Where do you fall on the continuum below from Architect to Bystander? [Please note that we have taken some creative license with the specific activities included in each definition.]

  • The Architects (about 21% of online adults): You land in this group if you are on the Internet constantly, routinely drafting original content by either posting your own blog entries or commenting or critiquing others. We guess that your home page opens up to Facebook; you update your status every time your cat successfully takes her medicine; and you post photos of your vacations before you even unpack. This group is more heavily female and so by extension more likely to be homemakers and have kids under 18 in the household. The Architects also tend to be younger ages 18-40 (especially Gen Yers ages 18-29) so not surprisingly they are also more likely to be students and have household incomes under $25K. Also interesting, this group has a higher percentage of Hispanic adults, those who have not yet attended college, and those who are unemployed. So it appears the defining feature here may be that the Architects as a group tend to have more time on their hands.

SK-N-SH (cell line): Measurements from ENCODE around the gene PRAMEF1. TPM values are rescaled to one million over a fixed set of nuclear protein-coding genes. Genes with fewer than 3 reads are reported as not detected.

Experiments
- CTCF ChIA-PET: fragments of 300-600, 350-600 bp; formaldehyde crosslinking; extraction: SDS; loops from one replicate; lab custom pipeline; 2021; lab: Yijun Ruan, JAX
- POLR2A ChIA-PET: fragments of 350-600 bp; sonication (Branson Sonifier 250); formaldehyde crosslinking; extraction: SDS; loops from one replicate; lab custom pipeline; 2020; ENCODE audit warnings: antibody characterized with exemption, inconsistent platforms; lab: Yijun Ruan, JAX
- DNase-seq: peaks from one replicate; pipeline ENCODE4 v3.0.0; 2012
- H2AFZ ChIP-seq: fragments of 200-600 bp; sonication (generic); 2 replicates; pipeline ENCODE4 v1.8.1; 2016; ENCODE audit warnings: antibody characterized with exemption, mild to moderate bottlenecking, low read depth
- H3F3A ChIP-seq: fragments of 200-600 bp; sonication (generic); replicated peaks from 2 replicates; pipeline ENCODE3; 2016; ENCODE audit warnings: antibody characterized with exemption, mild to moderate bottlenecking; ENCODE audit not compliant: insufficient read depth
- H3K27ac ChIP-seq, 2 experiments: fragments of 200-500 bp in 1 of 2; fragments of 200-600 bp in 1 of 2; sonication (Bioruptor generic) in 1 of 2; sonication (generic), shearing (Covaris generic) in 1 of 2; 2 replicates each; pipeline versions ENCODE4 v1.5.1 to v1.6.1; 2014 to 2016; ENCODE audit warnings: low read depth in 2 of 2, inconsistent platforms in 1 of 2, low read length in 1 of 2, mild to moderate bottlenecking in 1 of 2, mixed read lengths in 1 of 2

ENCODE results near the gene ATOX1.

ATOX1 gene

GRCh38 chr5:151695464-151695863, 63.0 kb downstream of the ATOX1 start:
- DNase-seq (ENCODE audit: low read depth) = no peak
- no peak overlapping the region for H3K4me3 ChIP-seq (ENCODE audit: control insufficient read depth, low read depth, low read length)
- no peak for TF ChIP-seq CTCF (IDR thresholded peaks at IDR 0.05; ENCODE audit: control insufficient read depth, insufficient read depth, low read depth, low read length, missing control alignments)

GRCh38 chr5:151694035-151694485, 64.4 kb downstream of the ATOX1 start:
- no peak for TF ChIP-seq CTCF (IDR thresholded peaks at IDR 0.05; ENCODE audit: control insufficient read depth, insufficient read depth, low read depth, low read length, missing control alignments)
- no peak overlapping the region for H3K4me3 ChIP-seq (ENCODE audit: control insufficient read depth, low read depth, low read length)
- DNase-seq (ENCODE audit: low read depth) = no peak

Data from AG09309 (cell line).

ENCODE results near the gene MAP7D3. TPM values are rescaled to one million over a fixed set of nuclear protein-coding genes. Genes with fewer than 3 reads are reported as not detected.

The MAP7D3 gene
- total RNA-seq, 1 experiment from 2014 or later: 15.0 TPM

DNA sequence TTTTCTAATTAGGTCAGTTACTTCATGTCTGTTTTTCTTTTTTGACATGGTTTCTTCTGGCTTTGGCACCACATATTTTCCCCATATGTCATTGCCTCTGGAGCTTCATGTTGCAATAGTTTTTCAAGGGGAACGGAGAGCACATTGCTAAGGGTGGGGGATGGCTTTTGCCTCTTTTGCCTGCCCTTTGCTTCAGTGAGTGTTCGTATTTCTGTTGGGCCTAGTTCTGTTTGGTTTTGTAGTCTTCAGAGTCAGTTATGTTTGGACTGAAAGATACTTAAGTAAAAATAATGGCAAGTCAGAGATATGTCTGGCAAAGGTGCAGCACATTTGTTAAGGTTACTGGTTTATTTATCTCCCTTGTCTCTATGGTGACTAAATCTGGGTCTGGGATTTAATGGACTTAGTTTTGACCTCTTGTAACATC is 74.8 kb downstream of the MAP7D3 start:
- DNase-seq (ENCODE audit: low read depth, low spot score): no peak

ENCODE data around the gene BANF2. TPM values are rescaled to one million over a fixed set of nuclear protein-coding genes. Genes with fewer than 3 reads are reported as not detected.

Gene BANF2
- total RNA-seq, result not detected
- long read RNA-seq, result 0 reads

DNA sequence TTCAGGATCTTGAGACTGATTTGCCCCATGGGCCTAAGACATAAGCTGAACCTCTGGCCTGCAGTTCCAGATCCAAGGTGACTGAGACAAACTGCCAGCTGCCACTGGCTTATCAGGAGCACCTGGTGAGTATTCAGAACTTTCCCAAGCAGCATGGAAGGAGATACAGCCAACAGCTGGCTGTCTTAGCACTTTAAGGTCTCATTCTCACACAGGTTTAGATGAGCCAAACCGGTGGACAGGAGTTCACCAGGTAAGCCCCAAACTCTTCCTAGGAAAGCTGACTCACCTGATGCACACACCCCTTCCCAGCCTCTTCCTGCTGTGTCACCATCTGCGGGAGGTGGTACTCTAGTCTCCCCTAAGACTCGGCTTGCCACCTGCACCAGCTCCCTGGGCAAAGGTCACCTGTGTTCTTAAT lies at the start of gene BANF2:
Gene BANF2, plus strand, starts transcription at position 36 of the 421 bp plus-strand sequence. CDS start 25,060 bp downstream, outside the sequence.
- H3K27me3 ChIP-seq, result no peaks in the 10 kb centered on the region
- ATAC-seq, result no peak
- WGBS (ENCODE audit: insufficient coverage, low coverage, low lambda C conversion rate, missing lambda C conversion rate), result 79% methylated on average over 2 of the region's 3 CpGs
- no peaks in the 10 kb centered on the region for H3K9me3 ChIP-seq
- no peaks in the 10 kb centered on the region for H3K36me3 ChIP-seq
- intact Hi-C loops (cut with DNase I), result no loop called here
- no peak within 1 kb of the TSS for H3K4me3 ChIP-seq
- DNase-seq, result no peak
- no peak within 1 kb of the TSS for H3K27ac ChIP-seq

• The Creators (about 24% of online adults): You are a member of this group if you love but are not daily-obsessed with the online world (like the Architects are). You are comfortable creating your own original content and posting it on the Internet, but you don’t necessarily do so every day, only if you are truly inspired or if the mood strikes you. Perhaps you’ve already commented about how that guy on American Idol was totally robbed of his one shot at super-stardom; or perhaps you wrote in to your local online news-mag to complain about environmental waste. This group is also younger (ages 18-39), however not quite as young as the Architects, and appears to have more students and single adults than the three other groups do. However, different than the Architects, the Creators are more likely to have a college degree.